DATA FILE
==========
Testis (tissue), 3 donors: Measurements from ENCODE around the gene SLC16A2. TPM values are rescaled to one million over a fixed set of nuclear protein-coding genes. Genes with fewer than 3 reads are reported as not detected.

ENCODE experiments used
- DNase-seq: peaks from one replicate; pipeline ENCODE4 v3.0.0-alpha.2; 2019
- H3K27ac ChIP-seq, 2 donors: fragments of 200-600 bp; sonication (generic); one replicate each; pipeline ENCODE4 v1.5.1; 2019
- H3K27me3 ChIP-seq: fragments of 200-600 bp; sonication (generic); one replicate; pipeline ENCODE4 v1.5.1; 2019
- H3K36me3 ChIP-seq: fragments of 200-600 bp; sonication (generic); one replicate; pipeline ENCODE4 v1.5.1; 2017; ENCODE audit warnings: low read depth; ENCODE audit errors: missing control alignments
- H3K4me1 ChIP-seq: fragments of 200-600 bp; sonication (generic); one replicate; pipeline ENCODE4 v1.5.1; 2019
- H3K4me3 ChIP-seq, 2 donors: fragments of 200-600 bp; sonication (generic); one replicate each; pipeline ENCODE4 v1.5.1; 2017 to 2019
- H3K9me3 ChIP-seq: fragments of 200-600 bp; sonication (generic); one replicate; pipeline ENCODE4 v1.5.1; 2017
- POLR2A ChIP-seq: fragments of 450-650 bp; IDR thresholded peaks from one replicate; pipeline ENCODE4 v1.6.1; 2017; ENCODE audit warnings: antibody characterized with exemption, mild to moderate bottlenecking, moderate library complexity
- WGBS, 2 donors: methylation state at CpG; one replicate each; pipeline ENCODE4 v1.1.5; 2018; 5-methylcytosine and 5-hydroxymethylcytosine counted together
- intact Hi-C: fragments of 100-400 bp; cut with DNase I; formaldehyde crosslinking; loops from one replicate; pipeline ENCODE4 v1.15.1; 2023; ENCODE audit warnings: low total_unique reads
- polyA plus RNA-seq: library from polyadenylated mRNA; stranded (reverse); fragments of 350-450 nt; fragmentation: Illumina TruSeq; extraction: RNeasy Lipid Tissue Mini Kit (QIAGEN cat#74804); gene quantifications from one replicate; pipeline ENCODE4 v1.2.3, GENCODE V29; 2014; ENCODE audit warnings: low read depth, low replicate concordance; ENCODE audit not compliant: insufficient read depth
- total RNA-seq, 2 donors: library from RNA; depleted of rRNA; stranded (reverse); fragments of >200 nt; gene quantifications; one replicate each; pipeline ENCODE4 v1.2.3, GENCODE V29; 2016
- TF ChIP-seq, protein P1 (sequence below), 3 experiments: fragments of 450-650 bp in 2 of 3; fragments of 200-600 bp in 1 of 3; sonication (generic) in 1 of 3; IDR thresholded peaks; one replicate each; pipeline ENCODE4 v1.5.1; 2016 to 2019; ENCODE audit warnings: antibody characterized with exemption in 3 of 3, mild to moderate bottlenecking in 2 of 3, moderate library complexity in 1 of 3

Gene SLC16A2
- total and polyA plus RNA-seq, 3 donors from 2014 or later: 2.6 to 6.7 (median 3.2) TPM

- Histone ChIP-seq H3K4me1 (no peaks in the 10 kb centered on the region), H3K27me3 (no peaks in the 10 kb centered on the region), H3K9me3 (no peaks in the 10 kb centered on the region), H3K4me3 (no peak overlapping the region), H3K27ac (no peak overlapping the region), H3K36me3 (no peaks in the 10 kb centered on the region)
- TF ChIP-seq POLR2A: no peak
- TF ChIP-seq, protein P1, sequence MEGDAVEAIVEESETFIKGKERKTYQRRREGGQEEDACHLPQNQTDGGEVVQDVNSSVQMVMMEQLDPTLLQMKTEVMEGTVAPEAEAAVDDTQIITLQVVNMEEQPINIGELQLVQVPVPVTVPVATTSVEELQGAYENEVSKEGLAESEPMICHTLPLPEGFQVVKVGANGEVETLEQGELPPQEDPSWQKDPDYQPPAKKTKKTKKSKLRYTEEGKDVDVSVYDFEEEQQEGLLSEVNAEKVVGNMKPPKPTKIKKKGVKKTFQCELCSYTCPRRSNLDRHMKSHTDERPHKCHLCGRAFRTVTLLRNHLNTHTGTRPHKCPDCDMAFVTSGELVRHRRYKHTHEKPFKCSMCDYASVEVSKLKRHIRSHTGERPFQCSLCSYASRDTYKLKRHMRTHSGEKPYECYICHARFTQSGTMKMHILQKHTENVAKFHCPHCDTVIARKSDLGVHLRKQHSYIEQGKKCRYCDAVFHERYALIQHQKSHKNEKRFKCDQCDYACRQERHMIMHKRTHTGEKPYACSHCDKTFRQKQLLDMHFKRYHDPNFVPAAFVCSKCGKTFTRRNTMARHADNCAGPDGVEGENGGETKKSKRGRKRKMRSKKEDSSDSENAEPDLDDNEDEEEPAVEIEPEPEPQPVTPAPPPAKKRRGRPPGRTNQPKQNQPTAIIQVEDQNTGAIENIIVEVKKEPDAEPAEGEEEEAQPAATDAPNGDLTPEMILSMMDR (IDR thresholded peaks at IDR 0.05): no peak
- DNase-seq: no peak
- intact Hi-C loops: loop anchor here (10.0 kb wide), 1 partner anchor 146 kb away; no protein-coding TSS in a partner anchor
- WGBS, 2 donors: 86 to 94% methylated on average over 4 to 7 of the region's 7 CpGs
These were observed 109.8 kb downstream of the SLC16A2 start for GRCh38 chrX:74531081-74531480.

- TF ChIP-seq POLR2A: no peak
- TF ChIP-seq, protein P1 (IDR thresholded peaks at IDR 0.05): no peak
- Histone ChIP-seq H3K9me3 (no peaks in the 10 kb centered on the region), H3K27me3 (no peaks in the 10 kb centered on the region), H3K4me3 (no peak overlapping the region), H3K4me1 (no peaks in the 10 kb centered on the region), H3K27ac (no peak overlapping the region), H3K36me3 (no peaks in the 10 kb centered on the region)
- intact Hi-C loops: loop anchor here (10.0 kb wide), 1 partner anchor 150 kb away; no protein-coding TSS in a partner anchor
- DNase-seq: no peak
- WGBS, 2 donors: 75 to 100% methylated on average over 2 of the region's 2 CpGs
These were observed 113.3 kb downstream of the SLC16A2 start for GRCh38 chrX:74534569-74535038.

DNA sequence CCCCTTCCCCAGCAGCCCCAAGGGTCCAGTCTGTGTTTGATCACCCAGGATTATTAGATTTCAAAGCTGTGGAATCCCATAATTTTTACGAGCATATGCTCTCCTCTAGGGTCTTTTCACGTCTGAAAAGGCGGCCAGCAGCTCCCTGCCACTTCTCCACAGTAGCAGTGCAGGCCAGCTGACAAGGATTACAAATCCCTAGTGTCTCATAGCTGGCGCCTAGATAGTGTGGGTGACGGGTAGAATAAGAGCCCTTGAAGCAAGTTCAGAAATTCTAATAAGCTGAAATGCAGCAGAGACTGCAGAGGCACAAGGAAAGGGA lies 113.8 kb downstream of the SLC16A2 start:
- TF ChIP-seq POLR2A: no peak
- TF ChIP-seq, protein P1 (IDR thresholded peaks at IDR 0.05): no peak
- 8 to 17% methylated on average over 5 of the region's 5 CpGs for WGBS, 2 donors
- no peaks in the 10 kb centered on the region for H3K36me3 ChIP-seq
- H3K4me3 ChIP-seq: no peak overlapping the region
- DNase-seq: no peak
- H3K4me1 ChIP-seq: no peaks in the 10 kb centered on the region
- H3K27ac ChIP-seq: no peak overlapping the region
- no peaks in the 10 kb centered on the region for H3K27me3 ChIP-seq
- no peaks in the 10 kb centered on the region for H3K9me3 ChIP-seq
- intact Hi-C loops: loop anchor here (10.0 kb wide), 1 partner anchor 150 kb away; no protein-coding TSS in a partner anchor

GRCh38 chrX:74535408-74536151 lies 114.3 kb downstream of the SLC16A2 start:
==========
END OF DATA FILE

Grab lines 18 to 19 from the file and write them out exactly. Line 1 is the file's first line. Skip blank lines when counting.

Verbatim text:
- Histone ChIP-seq H3K4me1 (no peaks in the 10 kb centered on the region), H3K27me3 (no peaks in the 10 kb centered on the region), H3K9me3 (no peaks in the 10 kb centered on the region), H3K4me3 (no peak overlapping the region), H3K27ac (no peak overlapping the region), H3K36me3 (no peaks in the 10 kb centered on the region)
- TF ChIP-seq POLR2A: no peak